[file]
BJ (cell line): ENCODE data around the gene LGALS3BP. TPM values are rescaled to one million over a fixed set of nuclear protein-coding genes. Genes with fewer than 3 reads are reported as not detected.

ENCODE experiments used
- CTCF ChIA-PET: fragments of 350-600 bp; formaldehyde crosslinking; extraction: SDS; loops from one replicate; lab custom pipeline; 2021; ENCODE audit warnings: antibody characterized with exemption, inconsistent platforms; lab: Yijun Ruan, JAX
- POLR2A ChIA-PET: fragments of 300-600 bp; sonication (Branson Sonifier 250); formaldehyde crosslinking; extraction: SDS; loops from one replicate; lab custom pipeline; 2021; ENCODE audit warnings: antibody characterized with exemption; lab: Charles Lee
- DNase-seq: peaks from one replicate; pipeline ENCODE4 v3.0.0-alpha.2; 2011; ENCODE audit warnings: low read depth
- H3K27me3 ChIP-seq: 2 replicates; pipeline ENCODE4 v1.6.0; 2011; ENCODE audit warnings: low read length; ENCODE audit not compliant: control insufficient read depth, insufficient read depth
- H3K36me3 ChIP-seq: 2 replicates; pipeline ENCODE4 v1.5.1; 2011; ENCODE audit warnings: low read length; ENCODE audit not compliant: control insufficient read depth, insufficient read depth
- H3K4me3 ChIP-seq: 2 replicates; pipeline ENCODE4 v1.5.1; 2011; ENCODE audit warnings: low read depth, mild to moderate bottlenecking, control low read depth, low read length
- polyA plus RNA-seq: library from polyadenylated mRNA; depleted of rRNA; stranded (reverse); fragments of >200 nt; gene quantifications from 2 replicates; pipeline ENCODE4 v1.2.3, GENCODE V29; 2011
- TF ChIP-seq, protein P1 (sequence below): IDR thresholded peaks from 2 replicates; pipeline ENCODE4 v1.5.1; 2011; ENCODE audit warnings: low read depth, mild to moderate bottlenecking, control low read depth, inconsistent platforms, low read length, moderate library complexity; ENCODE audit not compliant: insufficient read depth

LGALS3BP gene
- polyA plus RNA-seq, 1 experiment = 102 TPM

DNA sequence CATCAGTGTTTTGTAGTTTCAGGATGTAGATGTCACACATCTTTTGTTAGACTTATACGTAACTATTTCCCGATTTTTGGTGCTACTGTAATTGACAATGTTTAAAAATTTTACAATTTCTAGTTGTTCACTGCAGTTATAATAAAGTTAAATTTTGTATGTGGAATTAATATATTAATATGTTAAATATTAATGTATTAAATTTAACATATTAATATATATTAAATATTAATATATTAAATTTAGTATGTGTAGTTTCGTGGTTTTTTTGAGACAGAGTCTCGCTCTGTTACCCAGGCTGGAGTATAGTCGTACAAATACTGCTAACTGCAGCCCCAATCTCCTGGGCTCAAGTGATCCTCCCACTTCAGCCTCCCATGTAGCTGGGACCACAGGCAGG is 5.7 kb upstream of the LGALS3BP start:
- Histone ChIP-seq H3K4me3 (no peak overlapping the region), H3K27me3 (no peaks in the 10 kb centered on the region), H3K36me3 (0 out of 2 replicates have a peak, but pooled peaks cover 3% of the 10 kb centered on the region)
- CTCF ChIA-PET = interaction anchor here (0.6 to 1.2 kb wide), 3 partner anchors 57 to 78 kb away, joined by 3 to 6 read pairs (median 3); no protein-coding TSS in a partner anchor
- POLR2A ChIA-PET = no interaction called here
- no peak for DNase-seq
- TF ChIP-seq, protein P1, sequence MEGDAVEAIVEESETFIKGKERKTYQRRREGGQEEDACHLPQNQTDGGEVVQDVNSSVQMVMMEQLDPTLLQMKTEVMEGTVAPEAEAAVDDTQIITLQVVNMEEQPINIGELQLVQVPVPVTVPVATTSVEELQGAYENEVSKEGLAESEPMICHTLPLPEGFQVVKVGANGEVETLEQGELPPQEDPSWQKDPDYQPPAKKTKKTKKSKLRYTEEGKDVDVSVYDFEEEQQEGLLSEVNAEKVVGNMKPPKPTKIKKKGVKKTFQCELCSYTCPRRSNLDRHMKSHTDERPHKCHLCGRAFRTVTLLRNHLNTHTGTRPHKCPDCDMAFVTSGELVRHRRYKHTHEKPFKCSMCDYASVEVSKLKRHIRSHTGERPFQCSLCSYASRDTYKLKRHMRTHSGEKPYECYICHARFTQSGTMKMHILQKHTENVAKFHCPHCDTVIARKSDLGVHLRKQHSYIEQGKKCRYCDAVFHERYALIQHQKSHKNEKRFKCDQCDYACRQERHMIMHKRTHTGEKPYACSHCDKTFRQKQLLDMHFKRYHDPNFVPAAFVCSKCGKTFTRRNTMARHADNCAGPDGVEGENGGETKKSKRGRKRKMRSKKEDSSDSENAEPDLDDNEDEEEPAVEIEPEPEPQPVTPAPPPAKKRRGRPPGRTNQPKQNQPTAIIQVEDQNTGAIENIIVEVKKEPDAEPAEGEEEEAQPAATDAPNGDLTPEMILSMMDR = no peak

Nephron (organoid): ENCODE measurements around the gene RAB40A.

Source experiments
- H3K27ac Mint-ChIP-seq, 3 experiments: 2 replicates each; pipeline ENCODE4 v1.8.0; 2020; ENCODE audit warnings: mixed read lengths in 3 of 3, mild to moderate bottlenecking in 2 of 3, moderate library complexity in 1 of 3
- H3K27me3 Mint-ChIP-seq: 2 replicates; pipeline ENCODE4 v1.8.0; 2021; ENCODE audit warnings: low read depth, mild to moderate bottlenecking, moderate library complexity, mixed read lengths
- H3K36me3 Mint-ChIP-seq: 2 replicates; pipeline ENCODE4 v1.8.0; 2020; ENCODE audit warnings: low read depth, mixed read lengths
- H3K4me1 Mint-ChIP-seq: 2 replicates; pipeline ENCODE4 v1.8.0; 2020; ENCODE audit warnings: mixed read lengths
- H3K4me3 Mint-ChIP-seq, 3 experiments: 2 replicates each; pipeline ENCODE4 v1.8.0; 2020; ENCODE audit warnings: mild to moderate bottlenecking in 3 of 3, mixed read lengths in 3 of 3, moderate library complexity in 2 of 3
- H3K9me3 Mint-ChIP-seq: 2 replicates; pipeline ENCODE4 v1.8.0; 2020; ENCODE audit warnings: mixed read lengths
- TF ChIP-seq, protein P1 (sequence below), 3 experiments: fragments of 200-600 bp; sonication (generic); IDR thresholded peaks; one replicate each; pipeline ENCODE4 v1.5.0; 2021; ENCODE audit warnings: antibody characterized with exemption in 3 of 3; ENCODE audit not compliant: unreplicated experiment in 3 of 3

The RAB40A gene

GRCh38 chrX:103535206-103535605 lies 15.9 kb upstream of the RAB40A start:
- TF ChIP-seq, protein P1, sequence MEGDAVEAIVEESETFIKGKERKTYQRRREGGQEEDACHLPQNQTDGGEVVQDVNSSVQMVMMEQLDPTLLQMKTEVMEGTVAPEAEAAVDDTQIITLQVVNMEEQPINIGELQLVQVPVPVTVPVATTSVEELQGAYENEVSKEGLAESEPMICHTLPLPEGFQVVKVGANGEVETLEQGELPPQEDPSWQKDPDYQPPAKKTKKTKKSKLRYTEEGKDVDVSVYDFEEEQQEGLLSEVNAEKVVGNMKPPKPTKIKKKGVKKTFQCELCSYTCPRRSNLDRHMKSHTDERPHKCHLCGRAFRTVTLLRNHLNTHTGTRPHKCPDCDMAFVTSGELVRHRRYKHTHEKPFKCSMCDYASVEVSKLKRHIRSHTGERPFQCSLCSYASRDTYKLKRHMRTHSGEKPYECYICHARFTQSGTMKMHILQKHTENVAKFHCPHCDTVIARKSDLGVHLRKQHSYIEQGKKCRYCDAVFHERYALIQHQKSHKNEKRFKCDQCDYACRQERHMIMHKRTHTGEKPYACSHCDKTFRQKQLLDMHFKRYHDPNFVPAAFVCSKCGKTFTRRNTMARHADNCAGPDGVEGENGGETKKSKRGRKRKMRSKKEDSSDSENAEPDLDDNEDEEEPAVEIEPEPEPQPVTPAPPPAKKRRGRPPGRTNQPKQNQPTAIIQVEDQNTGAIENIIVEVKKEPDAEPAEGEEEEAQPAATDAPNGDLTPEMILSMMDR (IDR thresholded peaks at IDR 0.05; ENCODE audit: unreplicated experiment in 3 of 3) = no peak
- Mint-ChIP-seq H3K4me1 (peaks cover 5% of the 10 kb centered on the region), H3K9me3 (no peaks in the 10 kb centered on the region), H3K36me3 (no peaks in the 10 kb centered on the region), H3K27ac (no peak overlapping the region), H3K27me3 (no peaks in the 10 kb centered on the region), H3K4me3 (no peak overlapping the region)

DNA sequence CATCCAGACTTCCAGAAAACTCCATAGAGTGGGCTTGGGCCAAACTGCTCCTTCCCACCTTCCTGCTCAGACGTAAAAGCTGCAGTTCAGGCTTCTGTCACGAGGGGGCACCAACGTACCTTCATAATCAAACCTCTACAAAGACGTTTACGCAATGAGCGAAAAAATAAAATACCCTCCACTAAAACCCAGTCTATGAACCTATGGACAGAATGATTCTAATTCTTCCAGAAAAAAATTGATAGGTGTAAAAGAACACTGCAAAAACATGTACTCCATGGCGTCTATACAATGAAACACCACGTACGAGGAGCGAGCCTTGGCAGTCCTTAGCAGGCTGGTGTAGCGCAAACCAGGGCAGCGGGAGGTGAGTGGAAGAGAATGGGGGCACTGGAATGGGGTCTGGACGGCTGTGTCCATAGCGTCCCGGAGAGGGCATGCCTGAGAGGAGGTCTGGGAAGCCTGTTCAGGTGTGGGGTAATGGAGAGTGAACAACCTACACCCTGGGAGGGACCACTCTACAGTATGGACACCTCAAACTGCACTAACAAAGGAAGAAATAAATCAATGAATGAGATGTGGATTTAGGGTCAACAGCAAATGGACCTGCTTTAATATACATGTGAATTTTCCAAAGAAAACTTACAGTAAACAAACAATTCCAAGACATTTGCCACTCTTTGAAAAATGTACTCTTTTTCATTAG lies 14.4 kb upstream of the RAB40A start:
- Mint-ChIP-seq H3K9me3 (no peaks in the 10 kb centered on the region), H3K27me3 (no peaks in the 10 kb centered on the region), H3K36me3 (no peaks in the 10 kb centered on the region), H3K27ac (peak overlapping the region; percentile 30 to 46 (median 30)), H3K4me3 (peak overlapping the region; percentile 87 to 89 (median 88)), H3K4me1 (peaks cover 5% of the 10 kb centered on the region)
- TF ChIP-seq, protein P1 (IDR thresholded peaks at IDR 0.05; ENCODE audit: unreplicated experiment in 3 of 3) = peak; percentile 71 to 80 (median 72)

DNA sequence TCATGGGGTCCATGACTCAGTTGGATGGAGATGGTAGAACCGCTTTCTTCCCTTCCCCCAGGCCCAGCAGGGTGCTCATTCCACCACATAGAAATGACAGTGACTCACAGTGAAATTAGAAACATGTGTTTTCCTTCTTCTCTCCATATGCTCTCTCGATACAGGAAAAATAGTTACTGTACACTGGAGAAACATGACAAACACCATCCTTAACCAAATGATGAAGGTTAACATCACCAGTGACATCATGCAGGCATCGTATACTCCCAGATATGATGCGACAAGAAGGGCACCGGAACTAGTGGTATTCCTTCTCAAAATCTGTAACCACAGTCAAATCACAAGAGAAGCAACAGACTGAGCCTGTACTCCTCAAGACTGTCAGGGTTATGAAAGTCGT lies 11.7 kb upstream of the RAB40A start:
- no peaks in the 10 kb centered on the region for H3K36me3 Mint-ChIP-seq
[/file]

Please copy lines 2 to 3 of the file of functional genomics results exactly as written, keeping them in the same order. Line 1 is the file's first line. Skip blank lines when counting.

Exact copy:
ENCODE experiments used
- CTCF ChIA-PET: fragments of 350-600 bp; formaldehyde crosslinking; extraction: SDS; loops from one replicate; lab custom pipeline; 2021; ENCODE audit warnings: antibody characterized with exemption, inconsistent platforms; lab: Yijun Ruan, JAX